• During my run in the Dark Zone, I never bothered extracting any items since the gains from a successful extraction seems outweighed by the risk of losing it. However, I did have two separate instances where other players turned rogue in my face, hoping to score a quick kill, and I ended up pasting them on the pavement: this fellow here opened fire on me, and I happened to have my M249B out: its large ammunition pool mean that while he was stuck reloading, I could continue to lay down fire, eventually downing him.

  • I brought down another rogue agent using a superior CTAR-21: during the course of the open beta, I found two superior items in my travels, and their performance gave me a very minute edge over would-be assailants. The sum of my experiences in The Division 2‘s Dark Zone meant that it would be worthwhile to buy the game just to cause trouble for the agents that would turn rogue: normalised gear means that winning a firefight with other players boils down to better spatial awareness, weapon control and skill management. Against individual rogues, they simply stand no chance.

  • I decided to give the endgame Invaded mission another go, and this time, rolled with the demolitions expert loadout. This specialisation gave me access to the M32 MSGL, a six-shot grenade launcher. There’s a special way of improving one’s odds of acquiring signature weapon ammunition: with the marksman, it was nailing headshots, and with the demolitions expert, it’s using explosives or weak-point kills. I had no shortage of 40 mm grenades during my second solo run, and this time, with improved map knowledge, I made it through the first corridor without too much trouble.

  • I decided to save the 40 mm grenades for a named elite, and I was horrified with its effects. Unlike the TAC-50, which requires a direct line of sight and is better suited for long-range operations, the M32 MSGL’s indirect fire capabilities means that it is capable of being used against enemies in cover. I fired off one grenade in the ISAC Terminal room, and killed the named elite in one round, preventing the shutdown of the ISAC Terminal in record time. I subsequently used the grenades to annihilate hordes of enemies: the grenades appear to be capable of doing up to 500 thousand points of damage.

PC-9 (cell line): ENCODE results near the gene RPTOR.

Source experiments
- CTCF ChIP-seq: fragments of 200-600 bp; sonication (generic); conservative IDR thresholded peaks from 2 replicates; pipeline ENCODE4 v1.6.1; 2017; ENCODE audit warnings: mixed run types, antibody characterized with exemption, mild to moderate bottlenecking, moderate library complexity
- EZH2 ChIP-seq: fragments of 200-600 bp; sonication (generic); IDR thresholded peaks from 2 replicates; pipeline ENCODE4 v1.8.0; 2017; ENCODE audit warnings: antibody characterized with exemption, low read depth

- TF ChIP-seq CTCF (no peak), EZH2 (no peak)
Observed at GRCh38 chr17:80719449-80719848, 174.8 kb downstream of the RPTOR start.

• The biggest disadvantage about being a solo player is simply the risk of being flanked is increased by several fold: blindly charging into a new area without being mindful of enemy placement is the surest way to death, and I’m sure that many games journalists of late don’t know this simple, but effective trick to staying alive longer. When I entered this room, I had no idea where the enemies would spawn from, and so, threw my auto-turret into the center. The turret is very effective at whittling down health of enemies, and can be set to lock onto drones, as well: any complaints that the skills are ineffective are a consequence of not experimenting and doing some reading on what the different specialisations have.

  • I feel that for gaming journalism to be more relevant, organisations would need to encourage their staff to cultivate a more satisfactory understanding of game mechanics, as opposed to tangential matters that do not impact gameplay. For me, I had no trouble blasting my way through the Black Tusks at this point: the M249B was my go-to weapon during this run, and I was very impressed with how LMGs from The Division 2 handle: assault rifles no longer deal bonus armour damage, and extended mags have a unique set of drawbacks that force players to be mindful of how they mod their weapons. As such, for their impressive ability to suppress enemies and sustain fire, they are excellent for solo players to control large numbers of enemies.

  • When the named elite appeared, I lured him into a narrow corridor and equipped the M32 MSGL: I was fully expecting a challenging fight ahead, as the elite here has an RPG of some sort that can one-shot players from full health, but I was left speechless after absolutely shredding the elite with a single shot. This brought my second end-game run to an end, and I leave finding the demolitions specialisation one that could be very entertaining for close-quarters maps.